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The head of a Staten Island oil distribution company was convicted of grand larceny Thursday for scamming the MTA by selling cheap transmission fluid used in city buses. Joseph Ioia, CEO of New York Commercial Lubricants, admitted to ripping off the New York City Transit Authority and Metropolitan Transit Authority from May 2010 to March 2011.

DA Vance announced the guilty plea of Joseph Ioia, an automotive lubricants dealer, for defrauding and stealing hundreds of thousands of dollars from the New York City Transit Authority. Following an investigation conducted with the Metropolitan Transportation Authority’s Office of the Inspector General, IOIA pleaded guilty to Grand Larceny in the Third Degree. He is expected to be sentenced to three months of intermittent jail and five years of probation, and will forfeit approximately $863,000.

Manhattan district attorney Cyrus Vance ... created a new entity called the Crime Strategies Unit, the sole purpose of which is to gather and deploy intelligence on Manhattan’s crime patterns and serious offenders. The unit’s five senior assistant district attorneys, assigned to one of five geographical areas in Manhattan, no longer prosecute cases but instead learn everything they can about who is driving crime in their jurisdiction. Based on daily communication with local police commanders and precinct field-intelligence officers, the Crime Strategies Unit has compiled a database of Manhattan’s most significant criminal players and other persons of interest (such as elusive or uncooperative witnesses).

Two scammers, part of a cybercrime ring that stole thousands of dollars by skimming credit cards, creating counterfeit checks; and fraudulently ordering credit reports to obtain additional information about victims were sentenced in Manhattan Criminal Court on Tuesday. Both defendants, Rodriguez and Cunningham, pleaded guilty conspiring to commit fraud, criminal possession of a forged document, and identity theft. The Manhattan DA Cyrus Vance said “Cybercrime and identity theft is a persistent, growing threat, but our state’s laws in this area are outdated.”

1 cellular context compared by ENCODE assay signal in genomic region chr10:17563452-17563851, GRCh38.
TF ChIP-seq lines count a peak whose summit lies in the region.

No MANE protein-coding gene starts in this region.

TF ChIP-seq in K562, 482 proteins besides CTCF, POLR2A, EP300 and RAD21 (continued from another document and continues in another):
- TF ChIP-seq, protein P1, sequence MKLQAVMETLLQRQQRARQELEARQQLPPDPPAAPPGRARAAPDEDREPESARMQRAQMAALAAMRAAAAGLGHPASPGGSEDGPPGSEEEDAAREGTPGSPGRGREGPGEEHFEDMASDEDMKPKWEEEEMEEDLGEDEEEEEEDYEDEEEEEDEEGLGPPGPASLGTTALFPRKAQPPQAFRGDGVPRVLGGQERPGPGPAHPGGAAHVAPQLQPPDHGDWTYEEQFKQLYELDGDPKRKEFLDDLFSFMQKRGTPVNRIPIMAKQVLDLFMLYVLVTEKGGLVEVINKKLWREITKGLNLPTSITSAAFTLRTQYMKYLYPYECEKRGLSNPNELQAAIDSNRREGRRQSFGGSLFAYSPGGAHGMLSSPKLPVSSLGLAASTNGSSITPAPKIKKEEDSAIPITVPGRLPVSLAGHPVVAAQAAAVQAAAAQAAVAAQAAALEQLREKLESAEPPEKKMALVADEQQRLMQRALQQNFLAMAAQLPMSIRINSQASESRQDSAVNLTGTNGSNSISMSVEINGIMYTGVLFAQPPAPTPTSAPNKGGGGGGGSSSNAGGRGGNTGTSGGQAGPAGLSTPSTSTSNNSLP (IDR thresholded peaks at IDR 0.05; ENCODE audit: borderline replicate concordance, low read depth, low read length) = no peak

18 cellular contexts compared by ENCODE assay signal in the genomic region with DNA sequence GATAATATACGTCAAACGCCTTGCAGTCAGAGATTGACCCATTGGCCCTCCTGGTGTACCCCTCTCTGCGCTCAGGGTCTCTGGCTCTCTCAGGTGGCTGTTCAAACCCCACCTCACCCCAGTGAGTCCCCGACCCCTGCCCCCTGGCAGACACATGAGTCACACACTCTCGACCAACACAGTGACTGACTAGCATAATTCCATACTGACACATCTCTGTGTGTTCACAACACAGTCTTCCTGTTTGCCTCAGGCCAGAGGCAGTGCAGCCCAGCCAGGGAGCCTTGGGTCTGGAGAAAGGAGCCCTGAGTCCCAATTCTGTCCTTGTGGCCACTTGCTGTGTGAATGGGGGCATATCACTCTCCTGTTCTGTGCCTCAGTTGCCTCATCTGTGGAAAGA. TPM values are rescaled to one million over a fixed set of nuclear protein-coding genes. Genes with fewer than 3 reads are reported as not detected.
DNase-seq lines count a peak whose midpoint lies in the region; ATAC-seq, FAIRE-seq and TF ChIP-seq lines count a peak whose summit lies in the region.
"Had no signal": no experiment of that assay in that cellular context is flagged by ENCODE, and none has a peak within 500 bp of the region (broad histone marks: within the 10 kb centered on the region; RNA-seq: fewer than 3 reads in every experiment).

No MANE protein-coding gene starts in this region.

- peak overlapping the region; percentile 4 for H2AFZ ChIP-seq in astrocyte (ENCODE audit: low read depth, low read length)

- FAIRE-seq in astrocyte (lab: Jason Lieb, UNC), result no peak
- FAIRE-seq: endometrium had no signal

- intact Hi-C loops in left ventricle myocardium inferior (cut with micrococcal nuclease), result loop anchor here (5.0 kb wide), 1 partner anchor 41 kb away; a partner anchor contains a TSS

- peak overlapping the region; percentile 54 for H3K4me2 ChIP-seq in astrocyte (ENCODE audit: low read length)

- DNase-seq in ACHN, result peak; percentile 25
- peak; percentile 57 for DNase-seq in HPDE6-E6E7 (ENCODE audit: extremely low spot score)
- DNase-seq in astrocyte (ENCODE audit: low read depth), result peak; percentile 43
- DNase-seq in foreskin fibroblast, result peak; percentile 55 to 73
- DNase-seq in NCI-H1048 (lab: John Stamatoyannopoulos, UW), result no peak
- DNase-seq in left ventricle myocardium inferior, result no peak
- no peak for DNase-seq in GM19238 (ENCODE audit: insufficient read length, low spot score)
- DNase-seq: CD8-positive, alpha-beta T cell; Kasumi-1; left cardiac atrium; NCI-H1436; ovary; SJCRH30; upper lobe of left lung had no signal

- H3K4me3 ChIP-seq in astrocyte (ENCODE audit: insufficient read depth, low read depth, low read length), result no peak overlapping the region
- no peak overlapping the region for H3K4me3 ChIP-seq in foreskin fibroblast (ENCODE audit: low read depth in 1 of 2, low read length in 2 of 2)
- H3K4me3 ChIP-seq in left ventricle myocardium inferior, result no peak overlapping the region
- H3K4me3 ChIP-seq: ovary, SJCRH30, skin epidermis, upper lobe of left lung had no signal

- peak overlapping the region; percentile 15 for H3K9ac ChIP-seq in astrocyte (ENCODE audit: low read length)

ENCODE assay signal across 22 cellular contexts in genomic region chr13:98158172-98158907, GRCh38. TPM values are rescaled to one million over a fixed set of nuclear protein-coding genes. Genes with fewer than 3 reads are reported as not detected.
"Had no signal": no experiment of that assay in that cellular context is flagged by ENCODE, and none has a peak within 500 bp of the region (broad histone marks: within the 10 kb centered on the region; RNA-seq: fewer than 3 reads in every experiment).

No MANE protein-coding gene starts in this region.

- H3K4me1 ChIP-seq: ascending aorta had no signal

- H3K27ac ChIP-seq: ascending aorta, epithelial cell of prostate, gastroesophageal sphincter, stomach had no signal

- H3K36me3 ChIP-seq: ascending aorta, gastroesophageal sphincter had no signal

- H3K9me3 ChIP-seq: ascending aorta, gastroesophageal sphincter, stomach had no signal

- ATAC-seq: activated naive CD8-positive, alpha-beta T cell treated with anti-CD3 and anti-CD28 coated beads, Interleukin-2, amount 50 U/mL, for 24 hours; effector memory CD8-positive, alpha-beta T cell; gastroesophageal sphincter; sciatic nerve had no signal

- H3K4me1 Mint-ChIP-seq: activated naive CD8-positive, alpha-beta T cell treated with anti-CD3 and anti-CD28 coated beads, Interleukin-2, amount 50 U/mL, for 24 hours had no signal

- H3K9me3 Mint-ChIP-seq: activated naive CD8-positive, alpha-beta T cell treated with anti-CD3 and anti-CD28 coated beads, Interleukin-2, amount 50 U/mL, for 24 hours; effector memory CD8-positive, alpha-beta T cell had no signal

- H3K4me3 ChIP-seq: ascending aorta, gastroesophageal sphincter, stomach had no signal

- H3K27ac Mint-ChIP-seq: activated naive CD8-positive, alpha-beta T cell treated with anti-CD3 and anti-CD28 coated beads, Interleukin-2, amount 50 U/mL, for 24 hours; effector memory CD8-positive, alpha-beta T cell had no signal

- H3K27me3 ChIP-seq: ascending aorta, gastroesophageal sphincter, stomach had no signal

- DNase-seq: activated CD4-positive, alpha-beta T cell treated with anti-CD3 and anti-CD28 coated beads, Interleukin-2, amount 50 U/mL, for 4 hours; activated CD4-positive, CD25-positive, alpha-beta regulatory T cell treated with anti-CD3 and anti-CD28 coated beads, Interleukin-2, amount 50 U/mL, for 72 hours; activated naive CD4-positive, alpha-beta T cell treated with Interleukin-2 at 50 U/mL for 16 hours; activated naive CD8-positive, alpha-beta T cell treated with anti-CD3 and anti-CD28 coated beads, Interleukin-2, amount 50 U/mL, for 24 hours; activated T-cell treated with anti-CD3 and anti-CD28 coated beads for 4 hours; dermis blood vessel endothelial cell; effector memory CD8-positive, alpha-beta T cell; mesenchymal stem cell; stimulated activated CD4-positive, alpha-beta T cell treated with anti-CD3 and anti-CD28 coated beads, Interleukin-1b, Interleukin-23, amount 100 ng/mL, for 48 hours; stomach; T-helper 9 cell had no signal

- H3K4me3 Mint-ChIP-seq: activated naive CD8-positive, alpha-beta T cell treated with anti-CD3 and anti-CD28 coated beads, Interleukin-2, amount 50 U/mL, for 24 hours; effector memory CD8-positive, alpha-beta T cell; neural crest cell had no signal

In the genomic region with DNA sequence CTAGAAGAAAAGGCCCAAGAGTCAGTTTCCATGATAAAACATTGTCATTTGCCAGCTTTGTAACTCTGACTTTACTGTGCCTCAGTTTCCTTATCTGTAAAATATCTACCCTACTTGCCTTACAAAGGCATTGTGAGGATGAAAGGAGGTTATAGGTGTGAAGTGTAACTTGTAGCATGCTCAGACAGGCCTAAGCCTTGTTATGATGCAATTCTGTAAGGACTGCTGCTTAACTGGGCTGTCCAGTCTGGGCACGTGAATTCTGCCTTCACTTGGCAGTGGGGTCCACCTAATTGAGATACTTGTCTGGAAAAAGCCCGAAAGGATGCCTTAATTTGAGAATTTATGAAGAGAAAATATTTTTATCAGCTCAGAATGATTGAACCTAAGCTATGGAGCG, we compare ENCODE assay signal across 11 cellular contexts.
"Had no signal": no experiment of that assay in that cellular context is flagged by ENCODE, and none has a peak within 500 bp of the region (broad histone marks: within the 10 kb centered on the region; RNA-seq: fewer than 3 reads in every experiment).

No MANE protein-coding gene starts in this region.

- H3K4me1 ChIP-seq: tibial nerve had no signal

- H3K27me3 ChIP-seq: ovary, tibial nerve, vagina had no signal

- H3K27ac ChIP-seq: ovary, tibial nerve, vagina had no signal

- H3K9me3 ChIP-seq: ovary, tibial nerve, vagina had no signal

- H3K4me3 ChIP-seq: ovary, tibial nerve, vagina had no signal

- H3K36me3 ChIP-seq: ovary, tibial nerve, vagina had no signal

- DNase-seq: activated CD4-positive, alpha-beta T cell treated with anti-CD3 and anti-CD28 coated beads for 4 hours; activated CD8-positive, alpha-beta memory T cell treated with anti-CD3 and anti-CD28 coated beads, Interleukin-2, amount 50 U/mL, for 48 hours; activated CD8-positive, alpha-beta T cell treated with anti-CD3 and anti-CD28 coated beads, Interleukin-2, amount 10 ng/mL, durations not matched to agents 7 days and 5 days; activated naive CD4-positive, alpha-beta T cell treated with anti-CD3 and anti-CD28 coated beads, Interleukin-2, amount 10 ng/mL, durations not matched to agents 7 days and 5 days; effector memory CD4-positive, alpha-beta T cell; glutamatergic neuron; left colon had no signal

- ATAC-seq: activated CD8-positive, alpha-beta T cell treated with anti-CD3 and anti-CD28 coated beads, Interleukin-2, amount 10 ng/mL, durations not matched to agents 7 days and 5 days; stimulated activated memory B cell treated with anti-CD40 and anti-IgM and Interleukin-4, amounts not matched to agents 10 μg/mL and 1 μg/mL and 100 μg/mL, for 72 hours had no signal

DA Vance announced the indictment of Lancine Conde, Sylvaine Gnahore, Gerald Quarles, Arshid Sohail, and Donald Williams for stealing more than $1 million in corporate, personal, and tax refund checks through a scheme that diverted checks made payable to individuals and companies to fraudulent accounts controlled by the defendants. They are charged in New York State Supreme Court with Grand Larceny in the Second and Third Degrees, Criminal Possession of Stolen Property in the Second and Third Degrees, Identity Theft in the First Degree, Criminal Possession of a Forged Instrument in the Second Degree, and Scheme to Defraud in the First Degree.